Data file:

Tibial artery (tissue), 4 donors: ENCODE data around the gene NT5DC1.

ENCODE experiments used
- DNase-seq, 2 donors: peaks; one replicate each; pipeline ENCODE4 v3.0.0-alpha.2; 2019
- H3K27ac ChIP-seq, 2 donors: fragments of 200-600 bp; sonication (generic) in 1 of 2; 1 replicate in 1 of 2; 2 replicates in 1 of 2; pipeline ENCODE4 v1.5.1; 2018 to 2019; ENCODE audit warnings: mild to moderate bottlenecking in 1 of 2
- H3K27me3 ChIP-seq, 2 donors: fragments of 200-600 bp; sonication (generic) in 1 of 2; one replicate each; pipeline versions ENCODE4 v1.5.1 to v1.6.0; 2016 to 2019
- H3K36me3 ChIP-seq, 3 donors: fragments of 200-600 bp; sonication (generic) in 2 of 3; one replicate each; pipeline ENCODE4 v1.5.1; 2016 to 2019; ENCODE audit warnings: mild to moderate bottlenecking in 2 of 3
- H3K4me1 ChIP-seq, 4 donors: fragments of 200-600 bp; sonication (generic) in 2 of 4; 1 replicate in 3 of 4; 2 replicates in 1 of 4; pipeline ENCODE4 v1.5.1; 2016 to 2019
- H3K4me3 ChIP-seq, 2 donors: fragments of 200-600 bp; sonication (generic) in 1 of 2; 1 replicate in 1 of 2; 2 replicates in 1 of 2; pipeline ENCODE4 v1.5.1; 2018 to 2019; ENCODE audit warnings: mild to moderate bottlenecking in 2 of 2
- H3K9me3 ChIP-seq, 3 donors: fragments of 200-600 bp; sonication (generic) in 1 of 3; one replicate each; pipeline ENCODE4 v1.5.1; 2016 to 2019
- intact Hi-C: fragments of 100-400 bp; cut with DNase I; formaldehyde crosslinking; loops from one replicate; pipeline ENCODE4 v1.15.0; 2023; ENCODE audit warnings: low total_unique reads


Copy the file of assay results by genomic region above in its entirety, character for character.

Tibial artery (tissue), 4 donors: ENCODE data around the gene NT5DC1.

ENCODE experiments used
- DNase-seq, 2 donors: peaks; one replicate each; pipeline ENCODE4 v3.0.0-alpha.2; 2019
- H3K27ac ChIP-seq, 2 donors: fragments of 200-600 bp; sonication (generic) in 1 of 2; 1 replicate in 1 of 2; 2 replicates in 1 of 2; pipeline ENCODE4 v1.5.1; 2018 to 2019; ENCODE audit warnings: mild to moderate bottlenecking in 1 of 2
- H3K27me3 ChIP-seq, 2 donors: fragments of 200-600 bp; sonication (generic) in 1 of 2; one replicate each; pipeline versions ENCODE4 v1.5.1 to v1.6.0; 2016 to 2019
- H3K36me3 ChIP-seq, 3 donors: fragments of 200-600 bp; sonication (generic) in 2 of 3; one replicate each; pipeline ENCODE4 v1.5.1; 2016 to 2019; ENCODE audit warnings: mild to moderate bottlenecking in 2 of 3
- H3K4me1 ChIP-seq, 4 donors: fragments of 200-600 bp; sonication (generic) in 2 of 4; 1 replicate in 3 of 4; 2 replicates in 1 of 4; pipeline ENCODE4 v1.5.1; 2016 to 2019
- H3K4me3 ChIP-seq, 2 donors: fragments of 200-600 bp; sonication (generic) in 1 of 2; 1 replicate in 1 of 2; 2 replicates in 1 of 2; pipeline ENCODE4 v1.5.1; 2018 to 2019; ENCODE audit warnings: mild to moderate bottlenecking in 2 of 2
- H3K9me3 ChIP-seq, 3 donors: fragments of 200-600 bp; sonication (generic) in 1 of 3; one replicate each; pipeline ENCODE4 v1.5.1; 2016 to 2019
- intact Hi-C: fragments of 100-400 bp; cut with DNase I; formaldehyde crosslinking; loops from one replicate; pipeline ENCODE4 v1.15.0; 2023; ENCODE audit warnings: low total_unique reads